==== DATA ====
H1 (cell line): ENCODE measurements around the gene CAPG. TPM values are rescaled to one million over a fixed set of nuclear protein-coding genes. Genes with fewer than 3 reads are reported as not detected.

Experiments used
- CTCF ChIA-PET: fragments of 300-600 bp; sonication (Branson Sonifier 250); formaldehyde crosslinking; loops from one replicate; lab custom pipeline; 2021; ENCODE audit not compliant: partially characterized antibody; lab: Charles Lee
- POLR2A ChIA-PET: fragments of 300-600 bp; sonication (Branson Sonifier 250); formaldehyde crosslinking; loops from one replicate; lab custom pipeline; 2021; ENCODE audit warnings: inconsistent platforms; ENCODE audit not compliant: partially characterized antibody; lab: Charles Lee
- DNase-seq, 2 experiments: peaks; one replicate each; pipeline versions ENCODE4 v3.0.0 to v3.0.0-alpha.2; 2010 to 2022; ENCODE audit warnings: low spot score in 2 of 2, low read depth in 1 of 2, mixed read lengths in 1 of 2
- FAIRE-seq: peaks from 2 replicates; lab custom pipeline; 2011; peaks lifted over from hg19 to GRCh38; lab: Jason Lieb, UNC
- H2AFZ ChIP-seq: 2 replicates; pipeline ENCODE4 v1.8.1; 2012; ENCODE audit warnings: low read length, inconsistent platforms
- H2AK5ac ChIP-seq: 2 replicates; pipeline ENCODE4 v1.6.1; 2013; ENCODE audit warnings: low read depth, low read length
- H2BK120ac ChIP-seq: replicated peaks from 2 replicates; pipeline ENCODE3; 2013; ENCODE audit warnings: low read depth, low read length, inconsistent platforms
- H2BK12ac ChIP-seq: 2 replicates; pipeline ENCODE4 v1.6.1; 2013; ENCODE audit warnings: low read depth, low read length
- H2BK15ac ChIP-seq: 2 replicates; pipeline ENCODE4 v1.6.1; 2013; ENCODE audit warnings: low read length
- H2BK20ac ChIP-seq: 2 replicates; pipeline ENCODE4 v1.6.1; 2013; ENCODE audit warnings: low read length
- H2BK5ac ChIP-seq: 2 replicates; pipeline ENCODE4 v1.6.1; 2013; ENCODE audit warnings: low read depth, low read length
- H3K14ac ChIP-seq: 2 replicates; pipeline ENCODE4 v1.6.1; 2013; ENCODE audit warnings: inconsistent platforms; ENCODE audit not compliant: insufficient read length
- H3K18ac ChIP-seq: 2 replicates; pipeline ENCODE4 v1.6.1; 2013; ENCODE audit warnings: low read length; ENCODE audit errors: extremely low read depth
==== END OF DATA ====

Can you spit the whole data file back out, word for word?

H1 (cell line): ENCODE measurements around the gene CAPG. TPM values are rescaled to one million over a fixed set of nuclear protein-coding genes. Genes with fewer than 3 reads are reported as not detected.

Experiments used
- CTCF ChIA-PET: fragments of 300-600 bp; sonication (Branson Sonifier 250); formaldehyde crosslinking; loops from one replicate; lab custom pipeline; 2021; ENCODE audit not compliant: partially characterized antibody; lab: Charles Lee
- POLR2A ChIA-PET: fragments of 300-600 bp; sonication (Branson Sonifier 250); formaldehyde crosslinking; loops from one replicate; lab custom pipeline; 2021; ENCODE audit warnings: inconsistent platforms; ENCODE audit not compliant: partially characterized antibody; lab: Charles Lee
- DNase-seq, 2 experiments: peaks; one replicate each; pipeline versions ENCODE4 v3.0.0 to v3.0.0-alpha.2; 2010 to 2022; ENCODE audit warnings: low spot score in 2 of 2, low read depth in 1 of 2, mixed read lengths in 1 of 2
- FAIRE-seq: peaks from 2 replicates; lab custom pipeline; 2011; peaks lifted over from hg19 to GRCh38; lab: Jason Lieb, UNC
- H2AFZ ChIP-seq: 2 replicates; pipeline ENCODE4 v1.8.1; 2012; ENCODE audit warnings: low read length, inconsistent platforms
- H2AK5ac ChIP-seq: 2 replicates; pipeline ENCODE4 v1.6.1; 2013; ENCODE audit warnings: low read depth, low read length
- H2BK120ac ChIP-seq: replicated peaks from 2 replicates; pipeline ENCODE3; 2013; ENCODE audit warnings: low read depth, low read length, inconsistent platforms
- H2BK12ac ChIP-seq: 2 replicates; pipeline ENCODE4 v1.6.1; 2013; ENCODE audit warnings: low read depth, low read length
- H2BK15ac ChIP-seq: 2 replicates; pipeline ENCODE4 v1.6.1; 2013; ENCODE audit warnings: low read length
- H2BK20ac ChIP-seq: 2 replicates; pipeline ENCODE4 v1.6.1; 2013; ENCODE audit warnings: low read length
- H2BK5ac ChIP-seq: 2 replicates; pipeline ENCODE4 v1.6.1; 2013; ENCODE audit warnings: low read depth, low read length
- H3K14ac ChIP-seq: 2 replicates; pipeline ENCODE4 v1.6.1; 2013; ENCODE audit warnings: inconsistent platforms; ENCODE audit not compliant: insufficient read length
- H3K18ac ChIP-seq: 2 replicates; pipeline ENCODE4 v1.6.1; 2013; ENCODE audit warnings: low read length; ENCODE audit errors: extremely low read depth